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Fuel Injection vs. Carburation
#1
Has anyone else gone the route of foregoing normal aspiration in favor of fuel injection? I am taking a long hard look at all my options for this car and I certainly want the best drivability and performance I can get out of my Cleveland.

Thoughts and suggestions on a system?

But the wisdom that is from above is first pure, then peaceable, gentle, and easy to be intreated, full of mercy and good fruits, without partiality, and without hypocrisy. James 3:17 (KJV)

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#2
Personally.........
I think injection is a nice idea... if you had all of the components at hand.
For a part-time driver car, Dad's Tiger knocks down 20+mpg and it is bone stock with the addition of a controlled leak for a 4V carb and cast iron intake. It has zero issues, whether driveability, heat, starting, etc. Keep in mind, too, that the modern ethanol BS in the gasoline is not friendly to standard carbed components.

My 5.0 is also bone stock. It too knocks down some nice, 20mpg-ish cruising mileage. It too has no issues.. But, I can see if/when something does malfunction (IAC valve, throttle body, injectors, O2 sensor, etc.), the repair cost will surely be more than any carbed repair that I can think of.

Again, IMO, if you're a gadget freak, go for the injection. If you're a cheap, old skool sucker like me, stick with the carb. I really don't think there's a clear cut answer.

Pete - MotoArts Decals and Signs
'71 Sportsroof 351C-4V/4-speed - FINALLY under construction - no, wait, on hold again...
'90 Mustang 7-Up 5.0 ragtop, rolling beater
'66 Sunbeam Tiger Mk.IA, survivor
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#3
Mr. Mac - Fuel Injection is one modification to my 351C that I would like to try as well. It is just so expensive. I have read several good reviews of the Professional Products Powerjection system: http://www.summitracing.com/parts/PFS-70026/

Mesozoic has a EFI system on one of his vehicles and he may have some advice on the matter.

Let us know how it goes for you.
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#4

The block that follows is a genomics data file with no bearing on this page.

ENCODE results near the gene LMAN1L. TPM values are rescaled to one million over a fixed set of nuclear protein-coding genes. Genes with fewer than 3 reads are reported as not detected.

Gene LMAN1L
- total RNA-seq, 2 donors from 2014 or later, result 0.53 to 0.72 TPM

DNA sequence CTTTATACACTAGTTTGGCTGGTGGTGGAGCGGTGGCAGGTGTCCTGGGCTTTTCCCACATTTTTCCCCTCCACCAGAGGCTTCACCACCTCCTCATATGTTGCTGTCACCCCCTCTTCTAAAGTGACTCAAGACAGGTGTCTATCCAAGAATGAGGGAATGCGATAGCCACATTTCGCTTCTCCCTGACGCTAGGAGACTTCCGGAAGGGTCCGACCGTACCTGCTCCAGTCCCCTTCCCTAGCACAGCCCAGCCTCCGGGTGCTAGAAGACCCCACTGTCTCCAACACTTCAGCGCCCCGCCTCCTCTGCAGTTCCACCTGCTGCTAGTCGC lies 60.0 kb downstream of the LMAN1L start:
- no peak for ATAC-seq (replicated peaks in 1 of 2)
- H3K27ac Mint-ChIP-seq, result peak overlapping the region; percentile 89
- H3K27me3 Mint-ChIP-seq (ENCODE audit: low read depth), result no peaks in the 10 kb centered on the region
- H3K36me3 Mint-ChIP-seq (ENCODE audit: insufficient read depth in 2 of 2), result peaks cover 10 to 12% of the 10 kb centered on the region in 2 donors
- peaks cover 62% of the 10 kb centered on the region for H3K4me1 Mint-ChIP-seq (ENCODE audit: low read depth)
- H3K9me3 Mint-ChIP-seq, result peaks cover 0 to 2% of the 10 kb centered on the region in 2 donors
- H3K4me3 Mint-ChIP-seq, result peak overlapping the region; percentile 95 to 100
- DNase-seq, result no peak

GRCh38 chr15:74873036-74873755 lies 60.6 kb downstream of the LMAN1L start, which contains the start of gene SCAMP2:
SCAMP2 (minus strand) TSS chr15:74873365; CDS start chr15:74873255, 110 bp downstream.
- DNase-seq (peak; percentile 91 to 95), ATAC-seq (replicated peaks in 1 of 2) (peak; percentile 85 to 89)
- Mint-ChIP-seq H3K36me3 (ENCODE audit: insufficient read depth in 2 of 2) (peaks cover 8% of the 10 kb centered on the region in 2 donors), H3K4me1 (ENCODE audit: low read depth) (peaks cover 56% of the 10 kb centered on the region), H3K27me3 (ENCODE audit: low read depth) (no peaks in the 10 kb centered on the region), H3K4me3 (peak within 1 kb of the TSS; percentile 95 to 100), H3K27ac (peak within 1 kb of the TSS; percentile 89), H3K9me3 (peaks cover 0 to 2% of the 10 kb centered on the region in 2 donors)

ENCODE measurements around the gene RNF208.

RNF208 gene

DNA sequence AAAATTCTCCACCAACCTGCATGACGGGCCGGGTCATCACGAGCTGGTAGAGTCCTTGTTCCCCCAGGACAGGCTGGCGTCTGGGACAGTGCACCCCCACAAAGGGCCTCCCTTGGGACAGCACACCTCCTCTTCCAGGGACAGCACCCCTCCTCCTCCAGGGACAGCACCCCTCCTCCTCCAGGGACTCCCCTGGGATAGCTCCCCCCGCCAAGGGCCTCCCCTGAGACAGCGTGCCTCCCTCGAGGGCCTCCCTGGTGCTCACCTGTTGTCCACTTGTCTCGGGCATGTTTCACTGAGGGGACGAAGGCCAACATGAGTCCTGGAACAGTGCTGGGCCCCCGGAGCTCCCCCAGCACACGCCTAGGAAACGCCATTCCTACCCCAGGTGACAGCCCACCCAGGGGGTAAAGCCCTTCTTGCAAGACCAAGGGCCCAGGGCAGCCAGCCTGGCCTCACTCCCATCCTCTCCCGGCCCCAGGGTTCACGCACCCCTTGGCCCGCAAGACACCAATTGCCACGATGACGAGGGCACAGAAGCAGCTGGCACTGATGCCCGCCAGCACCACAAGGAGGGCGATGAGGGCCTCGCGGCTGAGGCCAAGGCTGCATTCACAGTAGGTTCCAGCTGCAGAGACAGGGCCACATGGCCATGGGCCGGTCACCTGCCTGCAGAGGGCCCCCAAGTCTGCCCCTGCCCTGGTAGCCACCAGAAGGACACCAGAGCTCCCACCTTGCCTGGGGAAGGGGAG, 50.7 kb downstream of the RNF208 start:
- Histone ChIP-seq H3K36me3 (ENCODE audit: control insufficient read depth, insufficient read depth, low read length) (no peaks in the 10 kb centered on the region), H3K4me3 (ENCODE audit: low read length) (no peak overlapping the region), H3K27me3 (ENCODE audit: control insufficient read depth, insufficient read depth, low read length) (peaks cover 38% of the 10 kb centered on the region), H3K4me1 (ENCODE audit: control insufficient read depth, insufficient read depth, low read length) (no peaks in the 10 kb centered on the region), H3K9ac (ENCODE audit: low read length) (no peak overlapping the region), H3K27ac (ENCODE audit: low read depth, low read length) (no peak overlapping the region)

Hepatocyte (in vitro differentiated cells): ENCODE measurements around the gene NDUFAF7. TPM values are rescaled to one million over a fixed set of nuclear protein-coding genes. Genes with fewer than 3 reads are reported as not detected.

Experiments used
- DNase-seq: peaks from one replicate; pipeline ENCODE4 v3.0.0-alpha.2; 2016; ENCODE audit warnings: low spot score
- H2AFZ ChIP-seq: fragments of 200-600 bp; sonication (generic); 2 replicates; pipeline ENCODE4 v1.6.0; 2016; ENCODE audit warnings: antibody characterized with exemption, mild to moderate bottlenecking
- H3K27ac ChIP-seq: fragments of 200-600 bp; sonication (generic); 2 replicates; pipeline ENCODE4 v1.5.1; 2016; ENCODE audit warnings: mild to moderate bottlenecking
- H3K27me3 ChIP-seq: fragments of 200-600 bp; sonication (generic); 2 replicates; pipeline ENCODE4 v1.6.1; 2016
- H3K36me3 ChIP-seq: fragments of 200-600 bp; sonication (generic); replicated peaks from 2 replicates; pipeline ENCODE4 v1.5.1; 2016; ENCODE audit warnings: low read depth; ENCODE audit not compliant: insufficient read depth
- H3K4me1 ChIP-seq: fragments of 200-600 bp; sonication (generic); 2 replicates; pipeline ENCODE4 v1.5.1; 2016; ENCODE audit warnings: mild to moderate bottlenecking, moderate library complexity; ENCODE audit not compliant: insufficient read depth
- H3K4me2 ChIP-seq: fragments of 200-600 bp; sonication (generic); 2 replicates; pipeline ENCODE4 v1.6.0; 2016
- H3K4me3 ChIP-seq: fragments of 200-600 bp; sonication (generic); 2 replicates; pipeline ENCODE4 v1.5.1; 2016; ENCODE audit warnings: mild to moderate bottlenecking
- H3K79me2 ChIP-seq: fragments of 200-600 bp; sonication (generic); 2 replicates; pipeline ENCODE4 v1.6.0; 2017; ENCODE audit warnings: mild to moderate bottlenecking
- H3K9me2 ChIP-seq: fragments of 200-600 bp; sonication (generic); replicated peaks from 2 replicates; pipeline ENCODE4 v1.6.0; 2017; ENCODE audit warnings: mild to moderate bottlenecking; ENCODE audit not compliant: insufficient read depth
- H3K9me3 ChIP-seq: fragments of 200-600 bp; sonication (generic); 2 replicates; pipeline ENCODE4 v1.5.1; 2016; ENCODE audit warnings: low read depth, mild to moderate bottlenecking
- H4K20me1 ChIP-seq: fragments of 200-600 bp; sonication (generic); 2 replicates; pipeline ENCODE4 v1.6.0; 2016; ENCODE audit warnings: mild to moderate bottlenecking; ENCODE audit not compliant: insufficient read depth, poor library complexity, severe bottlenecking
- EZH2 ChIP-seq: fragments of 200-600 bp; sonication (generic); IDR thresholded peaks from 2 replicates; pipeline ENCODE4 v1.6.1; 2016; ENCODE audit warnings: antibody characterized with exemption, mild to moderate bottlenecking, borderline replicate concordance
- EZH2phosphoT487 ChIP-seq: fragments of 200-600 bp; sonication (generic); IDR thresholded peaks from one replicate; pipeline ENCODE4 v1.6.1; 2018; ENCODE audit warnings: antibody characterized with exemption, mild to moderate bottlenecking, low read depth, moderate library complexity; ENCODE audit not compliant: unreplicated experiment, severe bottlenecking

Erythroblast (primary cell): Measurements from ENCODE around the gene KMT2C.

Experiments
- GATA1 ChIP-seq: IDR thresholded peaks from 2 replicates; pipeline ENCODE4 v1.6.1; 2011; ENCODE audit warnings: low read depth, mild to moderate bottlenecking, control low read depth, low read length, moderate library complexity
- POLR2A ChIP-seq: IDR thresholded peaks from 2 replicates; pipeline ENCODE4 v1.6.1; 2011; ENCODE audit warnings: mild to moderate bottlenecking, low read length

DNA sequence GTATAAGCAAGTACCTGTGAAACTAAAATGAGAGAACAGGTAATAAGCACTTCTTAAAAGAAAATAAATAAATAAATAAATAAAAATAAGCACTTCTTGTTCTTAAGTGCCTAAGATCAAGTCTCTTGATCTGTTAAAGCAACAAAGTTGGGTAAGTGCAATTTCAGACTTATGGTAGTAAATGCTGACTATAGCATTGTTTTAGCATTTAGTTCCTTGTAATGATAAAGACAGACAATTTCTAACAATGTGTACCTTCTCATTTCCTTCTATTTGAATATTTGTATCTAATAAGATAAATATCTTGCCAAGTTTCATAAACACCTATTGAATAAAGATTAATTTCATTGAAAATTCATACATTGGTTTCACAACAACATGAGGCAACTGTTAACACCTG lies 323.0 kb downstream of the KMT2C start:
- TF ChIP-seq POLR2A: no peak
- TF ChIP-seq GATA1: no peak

This reminds me of an old thread where downwardspiral made his own fuel injection setup.

http://www.7173mustangs.com/thread-megas...megasquirt

Jayson
[Image: 36319488731_8f2a376549_z.jpg]
73 Mach 1 Mustang
89 Dodge Shadow ES
94 Jeep Wrangler

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#5
My thoughts...

I had a throttle body injection (holley projection) on my mustang for a while. Ran pretty good overall. From a drivability/mpg point of view here is my order (worse to best)

1. Carb
2. Throttle body injection
3. Port injection (simultainious)
4. Port injection (batch)
5. Port injection (sequential)
6. Direct injection

My recommendation is if you are going to go fuel injection, go big. Don't just do Throttle body injection (TBI). While you may be able to tune it 'better' than a carb it still suffers from the same basic problem: Wet Manifold. Both a Carb and TBI mix the fuel into the air as it enters the intake manifold. Since the path to each Cyl is a different length and has curves the mixture that reaches the cyl is different for each cyl and will also vary with RPM. They try to design it so the paths are the same as possible and the curves as smooth as possible but in the end they are different. This means you tune to the most lean cyl. Every other cyl is getting 'a little more' fuel. So while you can get some improved drivability with TBI (somewhat depending on the kit, what inputs it has, who tuned it) you still have the wet manifold.

Wet manifolds are not a problem with port injection. The injector is right at the intake port. (Some would argue this is still a 'wet' system compared to direct injection). But you can shoot the exact amount of fuel needed right at the intake and get a much more consistent mixture from cyl to cyl. sequential is the preferred method since it times the fuel shot for each individual cyl.

Of course, our year motors were not designed for port fuel injection. That doesn't mean it won't work but a more modern engine is optimized for port fuel injection. The head design will take into consideration the location of the injector and will, all things being equal, be better than a head/engine that wasn't designed for port fuel injection.